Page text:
Principles for Reopening America’s Restaurants – Safely and Equitably

The restaurant industry employs almost 10% of the entire U.S. workforce. COVID-19 has thrown millions of restaurant workers into unemployment, accounting for nearly one-third of private sector job losses. The economic impact has been severe industry-wide, but it has absolutely devastated low-wage tipped workers who were already on the economic margins. For the sake of everyone working in the industry, restaurants must reopen diligently, safely and equitably.

Support Health and Safety

  • Restaurants must provide proper safety equipment and training to prevent the spread of COVID-19
  • Restaurants must promote a culture of public health by explaining safety precautions to customers, and customers must be expected to respect the health and safety of workers.
  • Restaurants must abide by social distancing guidelines by maintaining six feet of distance between customers and should rely on outdoor seating as much as possible.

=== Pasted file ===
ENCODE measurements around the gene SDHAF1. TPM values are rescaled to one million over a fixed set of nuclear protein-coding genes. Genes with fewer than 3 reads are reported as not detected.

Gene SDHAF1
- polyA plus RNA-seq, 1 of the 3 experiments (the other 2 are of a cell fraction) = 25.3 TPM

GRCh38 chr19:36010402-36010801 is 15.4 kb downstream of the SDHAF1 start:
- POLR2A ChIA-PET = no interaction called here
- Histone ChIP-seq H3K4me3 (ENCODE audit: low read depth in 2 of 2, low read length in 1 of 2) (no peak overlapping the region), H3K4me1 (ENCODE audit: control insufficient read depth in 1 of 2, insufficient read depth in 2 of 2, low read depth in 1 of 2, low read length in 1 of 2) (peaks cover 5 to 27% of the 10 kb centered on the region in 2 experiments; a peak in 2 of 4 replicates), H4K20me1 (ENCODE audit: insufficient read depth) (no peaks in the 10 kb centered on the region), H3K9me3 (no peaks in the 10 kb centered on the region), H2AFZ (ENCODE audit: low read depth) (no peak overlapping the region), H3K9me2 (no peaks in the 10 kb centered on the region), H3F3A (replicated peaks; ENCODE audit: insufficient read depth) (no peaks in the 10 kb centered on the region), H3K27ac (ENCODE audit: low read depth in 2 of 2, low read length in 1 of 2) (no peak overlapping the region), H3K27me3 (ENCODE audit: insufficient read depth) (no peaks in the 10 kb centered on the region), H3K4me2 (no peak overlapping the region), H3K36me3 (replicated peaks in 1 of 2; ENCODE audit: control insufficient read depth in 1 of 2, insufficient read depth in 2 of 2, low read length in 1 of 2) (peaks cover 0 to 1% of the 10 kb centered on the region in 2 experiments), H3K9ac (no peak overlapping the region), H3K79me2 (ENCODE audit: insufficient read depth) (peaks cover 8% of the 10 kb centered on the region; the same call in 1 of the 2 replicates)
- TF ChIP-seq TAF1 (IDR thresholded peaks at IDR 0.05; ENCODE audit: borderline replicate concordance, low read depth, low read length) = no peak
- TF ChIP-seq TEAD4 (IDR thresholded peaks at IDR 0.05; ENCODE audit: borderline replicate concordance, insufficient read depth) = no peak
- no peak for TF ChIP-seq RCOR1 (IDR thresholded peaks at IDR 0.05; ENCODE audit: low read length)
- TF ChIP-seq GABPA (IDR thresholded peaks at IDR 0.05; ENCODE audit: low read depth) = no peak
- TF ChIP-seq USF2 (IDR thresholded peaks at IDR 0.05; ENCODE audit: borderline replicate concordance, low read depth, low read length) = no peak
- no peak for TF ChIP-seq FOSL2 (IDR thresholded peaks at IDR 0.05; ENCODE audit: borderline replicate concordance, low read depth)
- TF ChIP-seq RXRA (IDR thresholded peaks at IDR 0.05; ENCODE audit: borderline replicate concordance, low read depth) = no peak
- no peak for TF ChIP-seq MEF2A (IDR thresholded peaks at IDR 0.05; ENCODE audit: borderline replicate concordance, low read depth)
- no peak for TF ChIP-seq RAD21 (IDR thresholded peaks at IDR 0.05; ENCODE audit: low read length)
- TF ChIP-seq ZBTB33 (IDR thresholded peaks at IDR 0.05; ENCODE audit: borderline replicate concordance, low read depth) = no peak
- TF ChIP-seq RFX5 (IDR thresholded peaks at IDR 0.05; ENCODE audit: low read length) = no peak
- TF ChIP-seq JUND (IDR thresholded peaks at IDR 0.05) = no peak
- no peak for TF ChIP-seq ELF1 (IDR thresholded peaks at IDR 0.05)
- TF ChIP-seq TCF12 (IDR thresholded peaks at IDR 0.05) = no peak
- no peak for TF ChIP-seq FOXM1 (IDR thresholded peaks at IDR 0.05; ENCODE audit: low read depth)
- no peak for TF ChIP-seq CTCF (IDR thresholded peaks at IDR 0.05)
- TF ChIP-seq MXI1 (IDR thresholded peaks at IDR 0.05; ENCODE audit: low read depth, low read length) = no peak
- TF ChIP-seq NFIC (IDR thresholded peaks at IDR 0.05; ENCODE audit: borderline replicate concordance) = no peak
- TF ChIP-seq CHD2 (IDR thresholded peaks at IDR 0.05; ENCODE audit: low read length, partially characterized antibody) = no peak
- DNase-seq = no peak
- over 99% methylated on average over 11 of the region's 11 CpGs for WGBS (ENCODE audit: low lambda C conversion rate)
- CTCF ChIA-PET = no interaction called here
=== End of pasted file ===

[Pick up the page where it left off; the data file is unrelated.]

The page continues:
• Workers must have access to paid sick leave benefits so they do not have to choose between making a living and potentially risking the health and safety of others. 
  • Employers that put workers and the public at risk must be held accountable.
  • Restaurants must take steps to address racial inequity as they reopen, including adopting best practices outlined in ROC United’s Racial Equity Toolkit.

Support and Protect Workers

  • Restaurants must provide hazard pay to all workers and guarantee compensation at pre-pandemic levels for tipped workers for the duration of the pandemic.
  • Restaurants must respect the right of return and call back previous staff in order of seniority as the restaurant returns to full capacity.
  • Employers must not retaliate against workers for sharing health and safety concerns.
  • Employers must uphold pre-existing collective bargaining agreements

Support Unemployed Workers

  • Federal and state officials should allow exceptions to the refusal to work condition for unemployment insurance. If a person receiving unemployment does not believe they can safely return to work, they should not lose their unemployment benefits for refusing to work.